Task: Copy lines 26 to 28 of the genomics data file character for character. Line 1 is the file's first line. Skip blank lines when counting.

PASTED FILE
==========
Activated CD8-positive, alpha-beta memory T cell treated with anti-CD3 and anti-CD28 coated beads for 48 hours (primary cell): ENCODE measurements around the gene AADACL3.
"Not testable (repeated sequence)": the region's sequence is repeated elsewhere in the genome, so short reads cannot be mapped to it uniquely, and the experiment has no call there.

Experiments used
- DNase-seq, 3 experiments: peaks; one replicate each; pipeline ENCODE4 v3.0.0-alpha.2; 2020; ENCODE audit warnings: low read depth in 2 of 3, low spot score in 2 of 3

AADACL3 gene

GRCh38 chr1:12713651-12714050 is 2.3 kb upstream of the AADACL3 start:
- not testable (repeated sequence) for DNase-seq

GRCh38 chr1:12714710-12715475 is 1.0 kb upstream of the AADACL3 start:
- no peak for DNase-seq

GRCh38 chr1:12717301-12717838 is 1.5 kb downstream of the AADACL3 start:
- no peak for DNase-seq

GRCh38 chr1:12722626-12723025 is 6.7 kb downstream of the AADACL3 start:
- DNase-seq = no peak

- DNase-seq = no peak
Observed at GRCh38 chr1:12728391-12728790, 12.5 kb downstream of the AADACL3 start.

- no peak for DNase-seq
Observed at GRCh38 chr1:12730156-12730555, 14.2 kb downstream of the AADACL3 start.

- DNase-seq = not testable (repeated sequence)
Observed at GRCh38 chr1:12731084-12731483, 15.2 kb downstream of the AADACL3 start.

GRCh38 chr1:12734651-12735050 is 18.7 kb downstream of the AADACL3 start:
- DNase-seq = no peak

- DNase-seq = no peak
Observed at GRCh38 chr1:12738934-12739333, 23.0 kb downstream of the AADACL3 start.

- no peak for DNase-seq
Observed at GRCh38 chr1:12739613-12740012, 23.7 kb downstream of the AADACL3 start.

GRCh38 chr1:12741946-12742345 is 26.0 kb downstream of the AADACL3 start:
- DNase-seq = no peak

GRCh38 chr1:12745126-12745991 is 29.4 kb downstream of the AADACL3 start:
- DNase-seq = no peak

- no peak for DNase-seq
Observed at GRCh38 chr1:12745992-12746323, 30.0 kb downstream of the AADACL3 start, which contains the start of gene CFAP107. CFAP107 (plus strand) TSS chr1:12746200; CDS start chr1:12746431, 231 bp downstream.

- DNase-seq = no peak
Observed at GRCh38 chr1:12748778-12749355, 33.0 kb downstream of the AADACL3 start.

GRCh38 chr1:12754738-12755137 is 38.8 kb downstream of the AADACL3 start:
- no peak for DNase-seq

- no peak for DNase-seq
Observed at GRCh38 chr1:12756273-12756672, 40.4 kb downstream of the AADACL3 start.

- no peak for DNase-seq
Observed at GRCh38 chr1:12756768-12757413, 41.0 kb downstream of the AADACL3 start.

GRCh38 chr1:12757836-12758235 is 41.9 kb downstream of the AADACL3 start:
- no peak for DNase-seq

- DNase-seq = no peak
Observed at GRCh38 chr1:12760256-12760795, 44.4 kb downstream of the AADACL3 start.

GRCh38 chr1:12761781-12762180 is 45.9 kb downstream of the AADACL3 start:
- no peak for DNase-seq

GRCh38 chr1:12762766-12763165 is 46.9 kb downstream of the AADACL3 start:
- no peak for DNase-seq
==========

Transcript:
GRCh38 chr1:12741946-12742345 is 26.0 kb downstream of the AADACL3 start:
- DNase-seq = no peak

GRCh38 chr1:12745126-12745991 is 29.4 kb downstream of the AADACL3 start: